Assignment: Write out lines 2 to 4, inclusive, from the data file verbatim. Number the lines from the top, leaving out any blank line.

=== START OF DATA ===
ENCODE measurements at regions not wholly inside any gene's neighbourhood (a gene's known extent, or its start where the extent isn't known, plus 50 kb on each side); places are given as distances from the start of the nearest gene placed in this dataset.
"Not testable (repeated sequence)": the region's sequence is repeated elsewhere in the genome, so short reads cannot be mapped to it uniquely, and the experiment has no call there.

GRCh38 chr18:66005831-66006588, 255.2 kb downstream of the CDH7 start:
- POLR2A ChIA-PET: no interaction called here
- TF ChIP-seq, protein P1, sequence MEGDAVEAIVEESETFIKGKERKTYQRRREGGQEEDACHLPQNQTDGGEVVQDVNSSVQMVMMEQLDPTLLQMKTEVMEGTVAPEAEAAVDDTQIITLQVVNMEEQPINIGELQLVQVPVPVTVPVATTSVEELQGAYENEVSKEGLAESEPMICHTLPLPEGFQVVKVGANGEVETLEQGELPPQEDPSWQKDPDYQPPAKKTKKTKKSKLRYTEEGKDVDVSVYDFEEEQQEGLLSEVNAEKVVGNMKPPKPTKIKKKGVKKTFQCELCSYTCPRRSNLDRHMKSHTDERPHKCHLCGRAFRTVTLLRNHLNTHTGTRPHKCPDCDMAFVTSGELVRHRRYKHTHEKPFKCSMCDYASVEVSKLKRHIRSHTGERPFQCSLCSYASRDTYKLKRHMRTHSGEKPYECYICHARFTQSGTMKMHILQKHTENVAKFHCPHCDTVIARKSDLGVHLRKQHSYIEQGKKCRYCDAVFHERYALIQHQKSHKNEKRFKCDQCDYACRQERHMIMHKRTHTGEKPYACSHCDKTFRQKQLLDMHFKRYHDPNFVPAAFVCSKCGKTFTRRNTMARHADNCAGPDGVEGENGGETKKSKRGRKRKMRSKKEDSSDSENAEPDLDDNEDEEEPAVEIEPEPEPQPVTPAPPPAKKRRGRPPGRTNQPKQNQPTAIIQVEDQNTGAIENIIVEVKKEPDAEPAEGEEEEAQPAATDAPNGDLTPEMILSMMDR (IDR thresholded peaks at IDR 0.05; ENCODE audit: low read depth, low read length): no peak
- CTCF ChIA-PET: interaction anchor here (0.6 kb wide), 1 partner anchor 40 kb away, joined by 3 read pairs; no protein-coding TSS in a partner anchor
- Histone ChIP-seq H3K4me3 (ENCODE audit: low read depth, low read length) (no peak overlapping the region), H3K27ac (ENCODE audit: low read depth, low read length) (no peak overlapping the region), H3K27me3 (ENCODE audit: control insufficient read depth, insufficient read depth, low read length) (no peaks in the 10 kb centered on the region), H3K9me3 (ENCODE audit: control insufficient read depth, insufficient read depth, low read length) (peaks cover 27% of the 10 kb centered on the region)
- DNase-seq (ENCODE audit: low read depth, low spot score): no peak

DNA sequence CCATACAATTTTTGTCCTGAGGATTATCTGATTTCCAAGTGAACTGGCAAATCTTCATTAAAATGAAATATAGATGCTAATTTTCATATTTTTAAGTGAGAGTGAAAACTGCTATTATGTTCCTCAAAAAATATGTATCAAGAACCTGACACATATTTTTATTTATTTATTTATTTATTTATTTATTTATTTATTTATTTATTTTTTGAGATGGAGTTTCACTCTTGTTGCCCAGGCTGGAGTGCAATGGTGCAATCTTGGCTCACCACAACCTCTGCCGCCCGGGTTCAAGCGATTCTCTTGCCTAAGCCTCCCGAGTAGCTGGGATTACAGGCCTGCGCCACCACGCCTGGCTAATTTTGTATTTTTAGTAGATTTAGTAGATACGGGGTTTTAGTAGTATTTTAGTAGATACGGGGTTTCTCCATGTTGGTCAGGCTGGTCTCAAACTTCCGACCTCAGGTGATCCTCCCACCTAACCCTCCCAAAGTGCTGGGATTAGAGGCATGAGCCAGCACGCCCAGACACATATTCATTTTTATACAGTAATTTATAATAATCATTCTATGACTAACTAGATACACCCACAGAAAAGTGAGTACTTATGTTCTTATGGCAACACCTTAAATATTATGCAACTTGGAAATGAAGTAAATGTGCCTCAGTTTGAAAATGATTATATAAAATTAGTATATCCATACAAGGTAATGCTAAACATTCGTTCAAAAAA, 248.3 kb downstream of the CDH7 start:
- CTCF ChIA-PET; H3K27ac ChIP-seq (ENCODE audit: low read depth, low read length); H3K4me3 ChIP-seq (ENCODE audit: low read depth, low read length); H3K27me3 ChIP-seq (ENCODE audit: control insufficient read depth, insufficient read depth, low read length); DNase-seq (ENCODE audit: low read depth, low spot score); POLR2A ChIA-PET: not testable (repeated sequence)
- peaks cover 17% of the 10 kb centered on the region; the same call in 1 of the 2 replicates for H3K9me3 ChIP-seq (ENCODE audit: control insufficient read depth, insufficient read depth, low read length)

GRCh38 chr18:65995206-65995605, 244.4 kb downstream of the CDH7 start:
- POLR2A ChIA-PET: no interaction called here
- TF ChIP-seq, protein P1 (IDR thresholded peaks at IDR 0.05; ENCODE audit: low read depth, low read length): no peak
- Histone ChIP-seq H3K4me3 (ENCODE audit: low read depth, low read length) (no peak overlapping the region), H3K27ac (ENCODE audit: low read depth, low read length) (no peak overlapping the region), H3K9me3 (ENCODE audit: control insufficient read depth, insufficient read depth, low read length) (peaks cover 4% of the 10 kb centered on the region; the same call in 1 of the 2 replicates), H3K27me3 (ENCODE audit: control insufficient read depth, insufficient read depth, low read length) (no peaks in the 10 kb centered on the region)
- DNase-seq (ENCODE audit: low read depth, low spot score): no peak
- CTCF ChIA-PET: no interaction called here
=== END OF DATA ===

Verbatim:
"Not testable (repeated sequence)": the region's sequence is repeated elsewhere in the genome, so short reads cannot be mapped to it uniquely, and the experiment has no call there.

GRCh38 chr18:66005831-66006588, 255.2 kb downstream of the CDH7 start:
- POLR2A ChIA-PET: no interaction called here